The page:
Image via Channel 4 News
When Jon Snow, tired after a week of reporting, looked deep into the camera’s lens at a pro-Brexit march and said, “I have never seen so many white people in one place”, something about the remark spoke to my soul. It seemed like a bold comment for national television, but not one that many people of colour on the left would dispute.
Of course, there was outrage. Some of the criticism of Snow’s comment focused on the idea that it was unnecessary, but others were outraged by the use of the word “white” in and of itself. Either way, Channel 4 churned out an apology within 24 hours.
It’s a strange time that we’re living in, but this is 2019 racial politics. As a person of colour I’m so accustomed to being identified as black, brown, mixed – whatever label white people ascribe to me. Why is it still uncomfortable, still taboo, for white people to be called white? I spoke to some white friends, rather than experts, about how everyday instances of being called “white” made them feel, offering anonymity to create a more honest conversation.
The first issue might be that white people aren’t used to being categorised like people of colour are. “It doesn’t happen very often,” one friend told me, whilst searching for her answer. White academic Robin DiAngelo, who has dedicated her career to whiteness studies, argues along these lines. She thinks that one of the biggest stumbling blocks in terms of confronting racism is not ever referring to whiteness in the first place. She told the Guardian in February: “We have a pattern of whiteness never being named or acknowledged.” Never being associated with a label, then it suddenly coming out of the woodwork every now and again, can naturally be uncomfortable.
And DiAngelo is right – growing up, we’re taught that whiteness is the default. “We’re educated and socialised in a way where labels and categories have traditionally only ever been given to ‘others’,” one friend said. Thus whiteness is something you can deviate from, but not something you can be. It’s what makes us assume the Simpsons are white (yes, there are brown people, but the people shaded in yellow still default to what we know the contrasting “normal” American family to be). It’s also the reason why only the people of colour in fiction get described as being “caramel” or “coffee” or whatever other foodstuff matches up with their skin colour – if there’s no mention of it, we’re usually picturing someone white. It’s a word that goes unsaid, so when it’s said, for many white people, it jars.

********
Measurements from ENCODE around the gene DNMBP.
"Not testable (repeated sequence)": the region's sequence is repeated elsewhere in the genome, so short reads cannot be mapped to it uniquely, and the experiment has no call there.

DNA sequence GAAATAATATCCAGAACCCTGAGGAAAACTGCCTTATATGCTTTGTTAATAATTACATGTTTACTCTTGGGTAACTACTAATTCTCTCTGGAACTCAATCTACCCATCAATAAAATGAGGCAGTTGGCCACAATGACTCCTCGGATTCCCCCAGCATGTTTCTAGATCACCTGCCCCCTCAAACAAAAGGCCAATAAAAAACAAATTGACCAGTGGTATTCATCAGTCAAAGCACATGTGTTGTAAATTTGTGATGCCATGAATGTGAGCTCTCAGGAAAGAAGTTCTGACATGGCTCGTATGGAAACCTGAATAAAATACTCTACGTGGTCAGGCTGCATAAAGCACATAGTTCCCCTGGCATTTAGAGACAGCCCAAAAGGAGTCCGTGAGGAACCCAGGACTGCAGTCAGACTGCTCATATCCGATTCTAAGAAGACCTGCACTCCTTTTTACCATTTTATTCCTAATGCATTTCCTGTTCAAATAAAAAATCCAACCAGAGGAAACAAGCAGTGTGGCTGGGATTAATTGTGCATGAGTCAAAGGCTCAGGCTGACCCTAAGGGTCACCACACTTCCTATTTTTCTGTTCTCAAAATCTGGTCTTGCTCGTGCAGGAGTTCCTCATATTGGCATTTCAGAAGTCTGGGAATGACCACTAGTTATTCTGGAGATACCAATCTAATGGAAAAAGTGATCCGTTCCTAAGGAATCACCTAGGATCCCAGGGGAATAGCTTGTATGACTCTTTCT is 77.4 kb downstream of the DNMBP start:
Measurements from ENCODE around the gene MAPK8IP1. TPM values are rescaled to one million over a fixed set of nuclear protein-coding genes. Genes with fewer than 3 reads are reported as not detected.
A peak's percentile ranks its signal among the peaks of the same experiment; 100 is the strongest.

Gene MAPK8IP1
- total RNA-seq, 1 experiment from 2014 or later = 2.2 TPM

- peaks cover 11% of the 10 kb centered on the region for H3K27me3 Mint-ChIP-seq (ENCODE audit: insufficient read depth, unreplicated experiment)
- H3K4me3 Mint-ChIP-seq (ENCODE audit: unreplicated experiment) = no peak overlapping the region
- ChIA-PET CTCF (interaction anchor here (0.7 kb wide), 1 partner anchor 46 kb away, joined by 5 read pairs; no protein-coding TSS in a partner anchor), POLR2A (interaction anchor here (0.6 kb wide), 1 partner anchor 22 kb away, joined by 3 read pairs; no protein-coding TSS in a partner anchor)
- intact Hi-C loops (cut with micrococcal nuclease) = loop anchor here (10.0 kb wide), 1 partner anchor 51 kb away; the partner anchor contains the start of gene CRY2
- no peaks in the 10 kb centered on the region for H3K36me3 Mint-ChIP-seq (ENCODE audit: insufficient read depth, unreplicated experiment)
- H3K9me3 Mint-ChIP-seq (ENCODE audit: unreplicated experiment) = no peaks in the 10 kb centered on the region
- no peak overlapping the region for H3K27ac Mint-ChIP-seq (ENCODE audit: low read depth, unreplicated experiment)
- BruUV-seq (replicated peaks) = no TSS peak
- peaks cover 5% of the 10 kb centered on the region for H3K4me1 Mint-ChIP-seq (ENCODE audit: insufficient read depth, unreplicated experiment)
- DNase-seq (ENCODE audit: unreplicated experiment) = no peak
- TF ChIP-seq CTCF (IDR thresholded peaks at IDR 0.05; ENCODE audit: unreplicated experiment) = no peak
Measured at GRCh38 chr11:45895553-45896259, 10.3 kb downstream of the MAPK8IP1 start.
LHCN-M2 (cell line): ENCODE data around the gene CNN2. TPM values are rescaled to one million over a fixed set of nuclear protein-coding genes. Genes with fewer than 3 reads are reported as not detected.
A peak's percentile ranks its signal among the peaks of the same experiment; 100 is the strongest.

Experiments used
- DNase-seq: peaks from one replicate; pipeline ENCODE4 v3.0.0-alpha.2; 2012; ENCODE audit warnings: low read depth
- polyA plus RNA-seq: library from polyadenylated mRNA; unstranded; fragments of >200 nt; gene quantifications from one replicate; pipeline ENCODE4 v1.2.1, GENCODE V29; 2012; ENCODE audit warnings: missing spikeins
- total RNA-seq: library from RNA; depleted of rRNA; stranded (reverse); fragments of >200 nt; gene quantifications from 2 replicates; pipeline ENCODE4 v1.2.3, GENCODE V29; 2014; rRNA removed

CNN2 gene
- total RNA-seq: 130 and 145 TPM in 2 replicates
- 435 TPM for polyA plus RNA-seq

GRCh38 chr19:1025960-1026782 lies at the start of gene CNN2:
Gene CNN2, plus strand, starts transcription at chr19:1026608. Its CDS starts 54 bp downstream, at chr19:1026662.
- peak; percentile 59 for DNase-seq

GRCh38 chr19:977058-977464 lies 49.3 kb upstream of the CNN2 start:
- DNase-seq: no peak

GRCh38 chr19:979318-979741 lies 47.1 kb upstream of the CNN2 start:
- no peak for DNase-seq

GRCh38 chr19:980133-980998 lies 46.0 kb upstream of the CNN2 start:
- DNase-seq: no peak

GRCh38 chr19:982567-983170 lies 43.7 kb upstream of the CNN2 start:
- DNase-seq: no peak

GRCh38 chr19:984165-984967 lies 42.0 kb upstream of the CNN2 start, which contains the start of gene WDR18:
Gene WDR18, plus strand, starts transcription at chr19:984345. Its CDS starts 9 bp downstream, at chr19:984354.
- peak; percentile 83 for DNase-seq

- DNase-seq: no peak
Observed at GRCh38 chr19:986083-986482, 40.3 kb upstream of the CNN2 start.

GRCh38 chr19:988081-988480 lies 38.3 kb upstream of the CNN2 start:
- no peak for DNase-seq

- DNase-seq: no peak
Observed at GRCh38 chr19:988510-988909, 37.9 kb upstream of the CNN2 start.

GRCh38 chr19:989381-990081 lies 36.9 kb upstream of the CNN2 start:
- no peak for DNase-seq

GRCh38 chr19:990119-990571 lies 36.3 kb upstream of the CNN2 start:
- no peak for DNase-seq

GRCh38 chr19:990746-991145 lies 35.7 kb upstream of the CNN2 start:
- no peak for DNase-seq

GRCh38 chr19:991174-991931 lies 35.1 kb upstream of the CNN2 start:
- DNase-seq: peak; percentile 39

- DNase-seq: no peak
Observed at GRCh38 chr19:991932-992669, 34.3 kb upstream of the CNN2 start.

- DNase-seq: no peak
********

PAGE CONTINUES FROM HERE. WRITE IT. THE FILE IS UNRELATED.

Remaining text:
There’s also the issue of individuality. More than one person I spoke to also felt that being grouped in with other people made them suddenly feel subject to generalisations and stereotypes. They felt as though they were implicated in other people’s actions.
In the case of Snow’s comment, there was obviously an underlying, contentious assertion about the overlap between Brexit supporters and racists. Beyond that, if you don’t want to be attached to a whole host of behaviours associated with a grouping you’re a part of, this can cause defensiveness. “It’s always slightly tough, having to take responsibility for a whole load of people you only have one thing in common with,” another white friend said. “But guess what: minorities have had to do that forever.”
Most people don’t like to be stereotyped – but when it’s a stereotype based on your structural advantage, there’s something distinctly “not all men” about using it as a defence. When we say “white people”, we don’t mean white people on an individual basis, but something far broader. One friend said that while she felt grounded in structures of marginalisation and how they worked, being reminded that she was a white person was like a repeated wake-up call that she was not exempt.
“When people are called white, they don’t get to define that they’re the Good White People who would never do A Racism,” she said. “And when someone calls me white I’m like oh yeah, I’m fully involved in that. I think this kind of reminder is what people don’t like.” It makes sense. Even if you can conceptualise the struggles of a particular group, that’s often the easy part. The hard part is turning the focus on yourself, and how you participate in it. But that starts with remembering to say it.
Simply discussing the existence of “white people” isn’t racist – although it’s fair to say that ascribing certain behaviours to any race is a generalisation, which often isn’t useful. But there’s still a clear distinction between applying generalisations to groups that are structurally advantaged, and those that are disadvantaged, thanks to the power dynamic.
In perhaps the most obvious conclusion of 2019 so far, it feels important to acknowledge a basic fact: white people are white. As Uncle Snow gazed over crowds of Brexiteers after not only a week’s worth of reporting, but two years of racialised contention, he made what Channel 4 called in their apology an “unscripted observation”. And it was just that, an observation –there were lots of white people indeed. For white people, confronting and sitting with whiteness may be uncomfortable. But avoiding thinking about structural advantage, or naming it at all, only gives it more power.